Inventions: Hooven Radio
Inventor: Professor Fred Hooven ’25A
In a memorial tribute to Professor Fred Hooven ’25A, former Thayer School Dean Myron Tribus described Hooven as a classical engineer who “viewed the world’s problems in terms of their potential solutions.” Hooven spent his career solving many problems for science, commerce and fun.
Born in 1905, Hooven grew up in Dayton, Ohio, not far from the Wright brothers. At 5 he befriended Orville. At 15 he sought his advice on building planes. Years later, Hooven used the Wrights’ wind tunnel data to design a paper airplane that beat 10,000 other entries in the “duration aloft” category of Scientific American’s Great American Paper Airplane Contest.
Hooven, an MIT grad, invented many devices for airplanes, including a radio compass that is still in use. He designed a short-wave radar system for bombers during World War II and invented ignition and landing systems for other planes. Turning to other fields, he developed brake shoes used in all GM vehicles for 25 years and a front-wheel drive system installed in several GM models. He even invented the first successful heart-lung machine. By the time he died in 1985, he held 38 patents in avionics, automotive technology, and medical technology.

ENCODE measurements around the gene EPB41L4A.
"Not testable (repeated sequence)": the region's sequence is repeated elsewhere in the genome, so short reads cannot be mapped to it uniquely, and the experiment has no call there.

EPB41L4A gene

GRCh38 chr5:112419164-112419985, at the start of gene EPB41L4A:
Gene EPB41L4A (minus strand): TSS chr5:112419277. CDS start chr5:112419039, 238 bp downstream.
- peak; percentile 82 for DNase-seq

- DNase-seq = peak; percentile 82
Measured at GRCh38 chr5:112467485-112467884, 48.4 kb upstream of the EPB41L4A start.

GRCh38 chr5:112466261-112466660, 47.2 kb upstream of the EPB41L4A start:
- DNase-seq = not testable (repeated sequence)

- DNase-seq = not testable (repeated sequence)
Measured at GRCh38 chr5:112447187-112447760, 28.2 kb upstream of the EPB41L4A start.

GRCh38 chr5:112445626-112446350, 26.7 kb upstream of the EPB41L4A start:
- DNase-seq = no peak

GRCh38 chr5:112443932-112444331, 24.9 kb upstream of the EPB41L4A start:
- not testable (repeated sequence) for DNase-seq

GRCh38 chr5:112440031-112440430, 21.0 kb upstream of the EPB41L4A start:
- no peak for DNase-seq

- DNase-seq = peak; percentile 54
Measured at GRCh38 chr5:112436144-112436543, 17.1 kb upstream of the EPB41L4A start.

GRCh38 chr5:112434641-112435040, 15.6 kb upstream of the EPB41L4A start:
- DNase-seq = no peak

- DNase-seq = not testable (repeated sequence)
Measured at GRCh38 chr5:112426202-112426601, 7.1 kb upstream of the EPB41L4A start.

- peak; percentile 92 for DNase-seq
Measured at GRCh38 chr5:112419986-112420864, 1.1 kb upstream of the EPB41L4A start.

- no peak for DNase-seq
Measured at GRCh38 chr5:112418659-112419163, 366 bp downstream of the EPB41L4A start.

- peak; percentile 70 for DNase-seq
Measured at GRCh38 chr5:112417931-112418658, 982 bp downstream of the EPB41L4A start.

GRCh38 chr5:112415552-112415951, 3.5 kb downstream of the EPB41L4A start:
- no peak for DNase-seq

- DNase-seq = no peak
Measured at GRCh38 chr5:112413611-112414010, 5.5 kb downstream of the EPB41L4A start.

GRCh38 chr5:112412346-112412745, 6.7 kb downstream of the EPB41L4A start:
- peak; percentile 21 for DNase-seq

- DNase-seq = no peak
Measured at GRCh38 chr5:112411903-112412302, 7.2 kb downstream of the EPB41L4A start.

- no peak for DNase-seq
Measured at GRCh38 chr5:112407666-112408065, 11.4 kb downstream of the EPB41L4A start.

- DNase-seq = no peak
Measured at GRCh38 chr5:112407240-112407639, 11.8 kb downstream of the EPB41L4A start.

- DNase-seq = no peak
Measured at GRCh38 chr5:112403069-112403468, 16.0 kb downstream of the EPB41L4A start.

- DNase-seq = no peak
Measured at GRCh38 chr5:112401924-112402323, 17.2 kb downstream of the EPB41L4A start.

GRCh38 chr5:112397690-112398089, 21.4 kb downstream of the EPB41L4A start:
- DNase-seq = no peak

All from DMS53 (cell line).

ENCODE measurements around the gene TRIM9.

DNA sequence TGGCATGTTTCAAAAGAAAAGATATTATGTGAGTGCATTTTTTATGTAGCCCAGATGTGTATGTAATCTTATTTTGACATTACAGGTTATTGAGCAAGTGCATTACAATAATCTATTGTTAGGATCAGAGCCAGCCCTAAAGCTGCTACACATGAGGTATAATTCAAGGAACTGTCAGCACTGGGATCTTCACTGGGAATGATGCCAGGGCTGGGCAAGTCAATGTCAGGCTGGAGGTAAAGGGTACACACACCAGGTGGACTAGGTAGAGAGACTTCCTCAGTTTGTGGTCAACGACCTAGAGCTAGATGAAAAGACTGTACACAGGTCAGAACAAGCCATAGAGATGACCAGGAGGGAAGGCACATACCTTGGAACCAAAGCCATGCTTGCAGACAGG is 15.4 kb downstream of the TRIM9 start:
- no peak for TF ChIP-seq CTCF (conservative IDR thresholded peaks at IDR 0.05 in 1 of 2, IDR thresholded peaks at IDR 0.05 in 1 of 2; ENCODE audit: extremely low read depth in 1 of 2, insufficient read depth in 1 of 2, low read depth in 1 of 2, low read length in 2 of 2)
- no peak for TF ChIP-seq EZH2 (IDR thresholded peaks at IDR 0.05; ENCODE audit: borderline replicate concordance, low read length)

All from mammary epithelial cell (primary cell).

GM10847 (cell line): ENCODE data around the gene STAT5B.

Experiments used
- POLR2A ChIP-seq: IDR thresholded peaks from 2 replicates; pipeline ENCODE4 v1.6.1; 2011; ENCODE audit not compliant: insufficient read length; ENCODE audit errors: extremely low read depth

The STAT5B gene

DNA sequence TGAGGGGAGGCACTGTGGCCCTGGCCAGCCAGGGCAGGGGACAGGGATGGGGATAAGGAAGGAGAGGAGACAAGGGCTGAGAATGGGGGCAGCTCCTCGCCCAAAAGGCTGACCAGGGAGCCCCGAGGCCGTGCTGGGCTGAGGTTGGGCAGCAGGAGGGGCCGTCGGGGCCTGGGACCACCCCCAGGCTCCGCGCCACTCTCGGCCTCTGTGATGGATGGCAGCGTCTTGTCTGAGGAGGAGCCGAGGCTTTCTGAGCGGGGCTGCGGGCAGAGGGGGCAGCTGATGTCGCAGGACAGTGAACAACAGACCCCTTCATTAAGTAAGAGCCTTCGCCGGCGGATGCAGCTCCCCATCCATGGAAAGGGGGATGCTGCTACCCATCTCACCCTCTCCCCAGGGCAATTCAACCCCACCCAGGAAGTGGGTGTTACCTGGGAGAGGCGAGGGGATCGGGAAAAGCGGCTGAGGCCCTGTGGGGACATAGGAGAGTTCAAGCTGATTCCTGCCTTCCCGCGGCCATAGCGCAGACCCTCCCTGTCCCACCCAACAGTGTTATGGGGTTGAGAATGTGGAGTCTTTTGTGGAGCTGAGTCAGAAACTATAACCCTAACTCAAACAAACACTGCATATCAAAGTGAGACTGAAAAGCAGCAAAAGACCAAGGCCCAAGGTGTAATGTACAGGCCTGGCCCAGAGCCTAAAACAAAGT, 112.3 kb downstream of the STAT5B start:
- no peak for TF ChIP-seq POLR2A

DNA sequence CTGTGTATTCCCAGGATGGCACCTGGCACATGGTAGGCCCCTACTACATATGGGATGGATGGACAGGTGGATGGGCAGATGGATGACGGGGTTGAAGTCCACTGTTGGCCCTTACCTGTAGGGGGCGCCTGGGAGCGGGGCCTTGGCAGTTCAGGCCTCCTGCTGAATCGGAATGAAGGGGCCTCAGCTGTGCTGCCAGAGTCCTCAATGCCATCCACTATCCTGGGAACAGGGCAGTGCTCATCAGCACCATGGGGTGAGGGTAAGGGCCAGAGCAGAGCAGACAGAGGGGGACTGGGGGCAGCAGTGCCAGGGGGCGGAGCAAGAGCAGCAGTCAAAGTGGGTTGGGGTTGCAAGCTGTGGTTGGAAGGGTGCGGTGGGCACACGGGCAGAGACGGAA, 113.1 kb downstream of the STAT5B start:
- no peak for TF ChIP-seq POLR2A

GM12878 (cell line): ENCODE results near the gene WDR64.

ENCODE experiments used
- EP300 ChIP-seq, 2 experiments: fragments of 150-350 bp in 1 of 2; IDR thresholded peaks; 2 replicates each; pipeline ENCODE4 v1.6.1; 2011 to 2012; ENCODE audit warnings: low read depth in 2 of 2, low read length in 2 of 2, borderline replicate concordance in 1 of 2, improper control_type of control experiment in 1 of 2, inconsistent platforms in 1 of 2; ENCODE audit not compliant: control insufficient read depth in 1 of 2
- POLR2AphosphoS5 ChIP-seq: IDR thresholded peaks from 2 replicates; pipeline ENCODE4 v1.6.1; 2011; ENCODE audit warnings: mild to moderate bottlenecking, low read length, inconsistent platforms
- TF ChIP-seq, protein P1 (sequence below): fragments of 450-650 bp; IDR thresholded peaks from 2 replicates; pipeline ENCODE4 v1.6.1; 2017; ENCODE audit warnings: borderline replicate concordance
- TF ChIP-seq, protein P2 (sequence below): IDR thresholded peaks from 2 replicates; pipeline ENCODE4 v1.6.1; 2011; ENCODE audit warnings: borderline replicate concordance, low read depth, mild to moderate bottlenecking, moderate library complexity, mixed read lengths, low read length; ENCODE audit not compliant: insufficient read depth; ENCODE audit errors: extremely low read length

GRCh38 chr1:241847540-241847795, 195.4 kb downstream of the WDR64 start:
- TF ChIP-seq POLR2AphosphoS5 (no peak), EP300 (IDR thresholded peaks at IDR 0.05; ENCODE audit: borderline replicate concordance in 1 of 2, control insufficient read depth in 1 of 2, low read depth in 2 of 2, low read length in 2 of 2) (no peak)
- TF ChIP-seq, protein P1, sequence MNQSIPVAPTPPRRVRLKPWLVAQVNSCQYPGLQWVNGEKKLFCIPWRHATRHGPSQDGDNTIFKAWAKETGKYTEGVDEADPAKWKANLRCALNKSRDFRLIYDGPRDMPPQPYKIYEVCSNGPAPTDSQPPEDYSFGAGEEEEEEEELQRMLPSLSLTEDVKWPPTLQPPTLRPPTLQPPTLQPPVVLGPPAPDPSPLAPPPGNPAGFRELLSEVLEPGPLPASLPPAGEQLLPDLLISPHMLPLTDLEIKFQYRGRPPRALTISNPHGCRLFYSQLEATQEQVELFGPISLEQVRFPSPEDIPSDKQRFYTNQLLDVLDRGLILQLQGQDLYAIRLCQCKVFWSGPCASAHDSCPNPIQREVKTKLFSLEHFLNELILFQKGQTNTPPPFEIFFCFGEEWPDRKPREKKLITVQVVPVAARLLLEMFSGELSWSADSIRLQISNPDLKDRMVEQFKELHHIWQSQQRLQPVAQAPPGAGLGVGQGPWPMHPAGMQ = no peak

Hooven became a legend, however, not because of who used his inventions, but because of someone who didn’t.
“Before Miss Earhart took off on her Round-the-World flight she removed from her plane a modern radio compass that had been installed and replaced it with an older, lighter-weight model of much less capability. I am the engineer who had invented and developed the radio compass that was removed, and I discussed its features with Miss Earhart before the installation was made,” wrote Hooven in a scholarly paper published in 1982 about Amelia Earhart’s final flight. To the end he believed that had she used his radio compass she would have found Howland Island — and a safe landing.
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